Thomas Holden sentenced to 7 years Transportation to Australia in May 1812 at Lancaster Assize for ‘Administering An Illegal Oath’ to Isaac Crompton in Bolton.
The riots at Westhoughton and Manchester
Holden, who was a weaver, was tried at the Special Assize held in Lancaster Castle (May 1812) which was convened to try people who had been involved primarily with riots at Westhoughton and Manchester.
The initial unrest had come about due to the desperation of handloom weavers, who were being forced out of their trade by the growth of the factory system, and the consequent hardship inflicted upon their families due to lost earnings. During this whole period sporadic attempts were made by gangs of weavers to destroy the machines that were taking the food from their mouths.
The birth of Trades Unions
During this period many workers began to form Unions, which were, in themselves, illegal.
This was seen as a worrying and highly dangerous development by the government of the day, which had witnessed rebellion in America and revolution in France. It was determined to come down hard on any sign of such behaviour in this country, and early Trades Unionists were very much feared and, when apprehended, treated very harshly by the courts.
Added to this was the way such gangs presented themselves – often roaming the moors, their faces blackened, stopping men at random and forcing them to take oaths at dead of night on pain of retribution if they told anyone of what they had seen. The Luddite movement which began in the Midlands, was almost military in its organisation, its leader the mythical ‘General Ludd.” They caused a great deal of disruption and were, some believed, set upon nothing less than the overthrow of the government.
Holden was one of a number of men accused of administering an illegal oath.
It is possible that Holden was a Luddite. There was certainly an accusation of this during his trial. This would have made Holden doubly dangerous in the eyes of the court, and explains why he was convicted on such flimsy evidence, and why he received so harsh a sentence.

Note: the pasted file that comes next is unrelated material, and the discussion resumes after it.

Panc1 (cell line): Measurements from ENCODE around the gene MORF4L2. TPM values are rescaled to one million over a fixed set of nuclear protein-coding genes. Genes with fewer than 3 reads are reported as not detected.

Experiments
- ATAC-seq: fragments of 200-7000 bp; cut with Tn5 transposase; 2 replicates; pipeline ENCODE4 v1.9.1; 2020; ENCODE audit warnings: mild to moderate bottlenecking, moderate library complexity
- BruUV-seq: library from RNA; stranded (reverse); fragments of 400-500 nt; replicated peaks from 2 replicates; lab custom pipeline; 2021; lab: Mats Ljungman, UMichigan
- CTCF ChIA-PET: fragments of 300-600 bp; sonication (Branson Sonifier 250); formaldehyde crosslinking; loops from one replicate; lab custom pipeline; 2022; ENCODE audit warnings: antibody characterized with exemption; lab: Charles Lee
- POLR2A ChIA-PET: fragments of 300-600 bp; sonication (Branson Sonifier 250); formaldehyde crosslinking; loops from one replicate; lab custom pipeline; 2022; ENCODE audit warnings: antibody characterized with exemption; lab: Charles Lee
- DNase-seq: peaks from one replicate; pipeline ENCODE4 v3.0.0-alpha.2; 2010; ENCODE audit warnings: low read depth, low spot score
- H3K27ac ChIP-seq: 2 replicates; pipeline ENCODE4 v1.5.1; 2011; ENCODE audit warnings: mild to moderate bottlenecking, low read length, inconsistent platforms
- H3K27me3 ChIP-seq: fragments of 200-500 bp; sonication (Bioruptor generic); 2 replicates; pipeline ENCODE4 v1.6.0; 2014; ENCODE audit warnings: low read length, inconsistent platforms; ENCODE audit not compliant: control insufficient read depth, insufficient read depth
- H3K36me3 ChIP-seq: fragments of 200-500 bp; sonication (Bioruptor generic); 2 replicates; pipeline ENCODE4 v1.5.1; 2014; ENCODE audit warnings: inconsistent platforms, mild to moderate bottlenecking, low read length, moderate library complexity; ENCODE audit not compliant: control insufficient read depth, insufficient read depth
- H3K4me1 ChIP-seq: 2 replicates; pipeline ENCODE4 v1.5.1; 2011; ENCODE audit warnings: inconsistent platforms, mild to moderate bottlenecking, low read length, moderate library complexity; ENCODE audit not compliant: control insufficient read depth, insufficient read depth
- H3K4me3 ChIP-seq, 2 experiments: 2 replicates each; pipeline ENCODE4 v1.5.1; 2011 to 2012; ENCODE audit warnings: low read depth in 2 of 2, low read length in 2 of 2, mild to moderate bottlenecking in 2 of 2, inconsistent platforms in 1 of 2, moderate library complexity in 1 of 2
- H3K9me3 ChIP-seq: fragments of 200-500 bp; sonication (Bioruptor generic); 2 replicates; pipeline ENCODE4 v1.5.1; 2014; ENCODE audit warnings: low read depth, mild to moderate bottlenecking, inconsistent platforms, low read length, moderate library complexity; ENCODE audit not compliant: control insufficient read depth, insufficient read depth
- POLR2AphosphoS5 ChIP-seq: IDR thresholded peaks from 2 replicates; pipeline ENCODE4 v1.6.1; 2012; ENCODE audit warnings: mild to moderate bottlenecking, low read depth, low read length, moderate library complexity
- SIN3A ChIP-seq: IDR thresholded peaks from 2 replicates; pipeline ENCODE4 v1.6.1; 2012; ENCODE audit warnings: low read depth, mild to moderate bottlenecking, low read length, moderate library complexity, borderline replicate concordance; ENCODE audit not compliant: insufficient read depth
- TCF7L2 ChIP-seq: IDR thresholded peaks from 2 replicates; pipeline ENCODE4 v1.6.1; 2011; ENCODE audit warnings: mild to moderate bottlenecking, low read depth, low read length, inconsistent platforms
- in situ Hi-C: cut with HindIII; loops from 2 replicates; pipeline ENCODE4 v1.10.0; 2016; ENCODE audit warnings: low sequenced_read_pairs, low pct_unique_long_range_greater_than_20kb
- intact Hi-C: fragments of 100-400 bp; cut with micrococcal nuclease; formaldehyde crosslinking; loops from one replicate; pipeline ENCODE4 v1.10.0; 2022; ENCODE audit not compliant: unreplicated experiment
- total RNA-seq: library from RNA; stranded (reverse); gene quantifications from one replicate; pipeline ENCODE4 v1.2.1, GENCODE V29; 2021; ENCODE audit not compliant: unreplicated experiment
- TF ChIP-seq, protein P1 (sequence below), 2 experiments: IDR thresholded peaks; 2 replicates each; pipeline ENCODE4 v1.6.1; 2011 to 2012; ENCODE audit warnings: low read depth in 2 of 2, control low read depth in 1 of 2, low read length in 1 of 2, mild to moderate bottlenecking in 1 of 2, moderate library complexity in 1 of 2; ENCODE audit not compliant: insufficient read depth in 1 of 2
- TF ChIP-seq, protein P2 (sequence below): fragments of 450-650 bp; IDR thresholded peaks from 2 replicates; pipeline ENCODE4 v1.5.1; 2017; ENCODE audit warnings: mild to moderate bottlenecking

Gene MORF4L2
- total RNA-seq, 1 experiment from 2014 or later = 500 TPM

At the end of the Assize eight people were executed, one a boy of sixteen who had been involved with the riot at Westhoughton, another a woman of fifty-four, who had stolen bread and potatoes in Manchester. Many more were imprisoned, or like Holden sentenced to Transportation to Australia…virtual exile on the other side of the world.
“It is therefore ordered and adjudged by this Court, that you be transported upon the seas, to such as His Majesty, by the advice if His Privy Council, shall think fit to direct and appoint, for the term of seven years.”
After he had been sentenced Thomas Holden wrote this letter to his wife:
“Its with sorrow that I acquaint you that I this day receiv’d my Tryal and has receiv’d the hard sentence of Seven Years Transportation beyond the seas…If it was for any Time in prison I would try and content myself but to be sent from my Native Country perhaps never to see it again distresses me beyond comprehension and will Terminate with my life…To part with my dear Wife and Child, Parents and Friends, to be no more, cut off in the Bloom of my Youth without doing the least wrong to any person on earth. Oh my hard fate, may God have mercy on me…Your affec. Husband until Death.”